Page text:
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A Recent History

Just run the shop, but in the meantime, I love the fact that I have several staff who really benefit from having part-time work in the shop.”

With its dark cobbles and half-timbered buildings, it is true example of period Steyning architecture yet has only existed in its current incarnation of a shopping village for the last twenty years. Steyning residents with long memories will remember it as the village bakery and Steyning Tea House which was housed in the charming timbered cottage at the heart of the building, now The Cobblestone Tea House. When the bakery extinguished its ovens for the last time in 1963, Steyning House, as it was then known, stood empty for nearly ten years. Set to become a supermarket and be lost forever..........

Enter, Wendy Tipler, who bought the dilapidated collection of buildings in 1973. she fell in love with Steyning House, passing it every day on the way to work at The Three Tuns pub at the bottom of the High Street. When she saw a For Sale sign go up one day, she knew she had to put in an offer straight away, and a month later, the building was hers.
through the passageway and describes the condition of the site on the day she finally got the keys.

“You could see daylight through the ceilings of these two rooms,” she says, pausing to indicate the two shops at the very front of the arcade, Flicker-Rose and Lansbury’s Clothing. The roof had completely fallen in and the floors were rotten too.”
We go through the passageway and emerge into the pretty courtyard where there are more shops and the tradition timber cottage which is now The Cobblestone Tea House and formerly the town bakery.

“The brambles were waist-high,” says Wendy. “In fact, it wasn’t until we started to clear the area at the back that we could even see where the boundaries of the property were. We even discovered an outside loo which we didn’t know existed!”

It took 18 months to renovate the Grade II Listed property and re-open it as Steyning House Restaurant. During this time, Wendy installed the authentic-looking cobbles and transformed the series of derelict rooms at the front of the building into the atmospheric passageway that exists today.

“It was a lovely restaurant,” says Wendy, “but very seventies. We started with prawn cocktails and big steaks and then we gradually introduced blackboard specials featuring lobster and local game. Things really took off then. And we didn’t just do dinners,” she points out. “In the early days, we weren’t sure what was going to work, so we did bed and breakfast in the upstairs rooms, morning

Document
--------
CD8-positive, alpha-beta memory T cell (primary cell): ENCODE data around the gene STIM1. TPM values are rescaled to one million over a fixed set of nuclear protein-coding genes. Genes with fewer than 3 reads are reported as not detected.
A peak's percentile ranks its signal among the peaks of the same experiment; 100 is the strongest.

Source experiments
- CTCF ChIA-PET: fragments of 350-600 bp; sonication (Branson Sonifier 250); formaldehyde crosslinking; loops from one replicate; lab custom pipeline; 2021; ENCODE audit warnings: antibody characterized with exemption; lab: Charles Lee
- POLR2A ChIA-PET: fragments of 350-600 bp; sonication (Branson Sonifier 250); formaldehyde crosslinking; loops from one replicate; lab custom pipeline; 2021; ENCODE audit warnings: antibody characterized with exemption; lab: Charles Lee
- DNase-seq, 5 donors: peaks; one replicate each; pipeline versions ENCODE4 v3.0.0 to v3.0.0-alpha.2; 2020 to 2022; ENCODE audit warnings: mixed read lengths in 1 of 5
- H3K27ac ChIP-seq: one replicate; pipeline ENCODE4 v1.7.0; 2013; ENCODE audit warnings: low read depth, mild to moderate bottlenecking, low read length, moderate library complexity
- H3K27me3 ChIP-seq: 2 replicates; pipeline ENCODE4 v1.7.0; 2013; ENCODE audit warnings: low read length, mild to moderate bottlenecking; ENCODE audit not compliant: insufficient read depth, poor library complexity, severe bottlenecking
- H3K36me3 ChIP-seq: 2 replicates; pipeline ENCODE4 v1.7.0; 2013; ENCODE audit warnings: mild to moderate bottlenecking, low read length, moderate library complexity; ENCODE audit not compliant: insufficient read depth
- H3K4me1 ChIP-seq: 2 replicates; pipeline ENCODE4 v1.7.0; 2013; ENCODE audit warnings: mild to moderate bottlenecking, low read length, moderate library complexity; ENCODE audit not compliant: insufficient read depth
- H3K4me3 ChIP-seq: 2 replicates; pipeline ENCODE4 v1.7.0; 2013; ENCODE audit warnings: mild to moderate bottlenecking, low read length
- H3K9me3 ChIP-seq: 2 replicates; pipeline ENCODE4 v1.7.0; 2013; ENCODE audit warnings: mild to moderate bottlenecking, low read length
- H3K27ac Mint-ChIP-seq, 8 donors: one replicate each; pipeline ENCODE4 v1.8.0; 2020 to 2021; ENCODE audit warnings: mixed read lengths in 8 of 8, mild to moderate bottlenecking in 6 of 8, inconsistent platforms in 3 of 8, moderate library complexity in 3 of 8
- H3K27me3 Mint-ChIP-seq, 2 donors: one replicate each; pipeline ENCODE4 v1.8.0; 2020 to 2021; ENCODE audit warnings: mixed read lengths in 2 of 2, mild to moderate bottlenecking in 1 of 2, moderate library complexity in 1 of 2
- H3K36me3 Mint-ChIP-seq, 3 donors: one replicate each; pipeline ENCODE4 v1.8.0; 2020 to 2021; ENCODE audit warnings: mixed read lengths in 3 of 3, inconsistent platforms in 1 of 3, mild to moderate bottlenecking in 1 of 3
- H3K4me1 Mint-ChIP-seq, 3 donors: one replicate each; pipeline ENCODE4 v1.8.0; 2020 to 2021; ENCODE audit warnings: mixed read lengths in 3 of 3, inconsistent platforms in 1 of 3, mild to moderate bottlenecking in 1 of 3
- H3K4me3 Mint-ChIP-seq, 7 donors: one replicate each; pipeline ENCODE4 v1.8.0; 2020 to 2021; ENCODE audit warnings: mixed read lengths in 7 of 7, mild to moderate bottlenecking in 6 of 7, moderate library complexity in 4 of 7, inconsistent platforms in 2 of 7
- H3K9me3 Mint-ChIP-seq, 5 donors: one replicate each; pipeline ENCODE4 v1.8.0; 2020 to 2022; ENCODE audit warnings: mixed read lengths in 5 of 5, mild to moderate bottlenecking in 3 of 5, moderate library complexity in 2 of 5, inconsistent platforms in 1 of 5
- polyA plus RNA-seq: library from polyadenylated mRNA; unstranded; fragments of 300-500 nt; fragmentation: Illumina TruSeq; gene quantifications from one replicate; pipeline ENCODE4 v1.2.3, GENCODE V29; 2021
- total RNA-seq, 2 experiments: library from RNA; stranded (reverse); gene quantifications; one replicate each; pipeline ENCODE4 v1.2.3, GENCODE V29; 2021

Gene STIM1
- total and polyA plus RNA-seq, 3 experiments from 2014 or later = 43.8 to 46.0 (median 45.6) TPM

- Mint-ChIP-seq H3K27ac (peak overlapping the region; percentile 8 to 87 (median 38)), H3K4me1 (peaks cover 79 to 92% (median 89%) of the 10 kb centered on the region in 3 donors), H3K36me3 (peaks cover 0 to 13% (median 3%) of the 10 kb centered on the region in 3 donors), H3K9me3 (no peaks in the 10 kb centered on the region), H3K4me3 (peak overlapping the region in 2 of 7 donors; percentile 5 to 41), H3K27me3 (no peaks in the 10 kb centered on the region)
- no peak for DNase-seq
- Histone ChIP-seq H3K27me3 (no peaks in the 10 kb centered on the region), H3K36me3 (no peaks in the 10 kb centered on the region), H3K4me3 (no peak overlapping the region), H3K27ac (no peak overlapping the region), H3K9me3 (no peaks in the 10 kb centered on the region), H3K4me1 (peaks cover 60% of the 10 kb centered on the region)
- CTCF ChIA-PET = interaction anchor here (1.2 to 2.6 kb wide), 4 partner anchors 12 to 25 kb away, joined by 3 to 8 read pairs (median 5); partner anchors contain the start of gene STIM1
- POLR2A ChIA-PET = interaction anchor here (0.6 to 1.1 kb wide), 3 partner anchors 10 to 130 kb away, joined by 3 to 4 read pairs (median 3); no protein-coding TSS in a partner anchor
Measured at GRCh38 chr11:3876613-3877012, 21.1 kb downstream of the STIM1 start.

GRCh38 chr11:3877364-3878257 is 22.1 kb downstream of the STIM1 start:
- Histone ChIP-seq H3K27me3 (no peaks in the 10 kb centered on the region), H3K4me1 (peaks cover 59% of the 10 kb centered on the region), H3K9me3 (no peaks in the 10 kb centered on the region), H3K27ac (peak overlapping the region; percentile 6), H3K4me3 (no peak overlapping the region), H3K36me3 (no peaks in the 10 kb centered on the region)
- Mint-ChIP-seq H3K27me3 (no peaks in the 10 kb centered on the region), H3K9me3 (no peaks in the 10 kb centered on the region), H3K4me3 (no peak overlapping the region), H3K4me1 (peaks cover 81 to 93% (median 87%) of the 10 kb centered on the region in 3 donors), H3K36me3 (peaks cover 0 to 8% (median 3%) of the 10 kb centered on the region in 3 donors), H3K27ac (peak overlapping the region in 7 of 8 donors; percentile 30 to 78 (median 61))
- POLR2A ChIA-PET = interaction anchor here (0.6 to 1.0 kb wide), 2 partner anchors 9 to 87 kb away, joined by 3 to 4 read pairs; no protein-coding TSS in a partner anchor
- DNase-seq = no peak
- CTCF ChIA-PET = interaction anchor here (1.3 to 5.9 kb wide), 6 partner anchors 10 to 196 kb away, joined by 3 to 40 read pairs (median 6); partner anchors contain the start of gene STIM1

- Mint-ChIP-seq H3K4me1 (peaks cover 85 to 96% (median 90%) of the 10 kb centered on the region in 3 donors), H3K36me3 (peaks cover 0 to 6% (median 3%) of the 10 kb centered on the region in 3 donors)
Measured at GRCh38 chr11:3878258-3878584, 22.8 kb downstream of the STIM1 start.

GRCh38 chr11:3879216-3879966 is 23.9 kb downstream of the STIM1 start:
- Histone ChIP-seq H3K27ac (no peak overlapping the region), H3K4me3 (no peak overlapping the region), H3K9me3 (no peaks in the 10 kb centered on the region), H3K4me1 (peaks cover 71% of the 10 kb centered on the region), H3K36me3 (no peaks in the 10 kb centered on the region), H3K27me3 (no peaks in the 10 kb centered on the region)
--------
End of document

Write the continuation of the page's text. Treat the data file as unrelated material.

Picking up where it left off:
coffee, lunch, afternoon tea and evening service. We thought we’d wait and see which parts of the day were busy, but they all were and we just didn’t stop for nearly seven years.”

The way Wendy describes those early years of trading, it sounds quite straightforward, but when you consider that she had three small children to look after during that period, I can only imagine how difficult it must have been to juggle business and family life. “It certainly had an effect on my family, but when kids are brought up in businesses, they don’t know any other way.” Unsurprisingly, one of Wendy’s daughter’s Simone, owner of high street salon, Simone Hair, was always keen to start her own business.
Living on the property too must also have taken its toll and it’s not surprising that eventually Wendy decided to convert the buildings to individual retail units. “We’d just had enough,” says Wendy. “We’d been cooking and entertaining for nearly 15 years and we really needed to take things a bit easier.”

Fortunately, it wasn’t hard to adapt the space for retail and when the main building was full, Wendy began to add the chalets at the back which have given so many small businesses a start. “I love to see businesses succeed,” says Wendy, “but either way they move on in the end. If they do well, they move onwards and upwards, and if things don’t work out, then they leave as well. But I like helping people and I can usually tell which businesses are going to do well as soon as they move in. To be honest, it’s people who do well, not business concepts. If they have the drive, their shop nearly always succeeds.”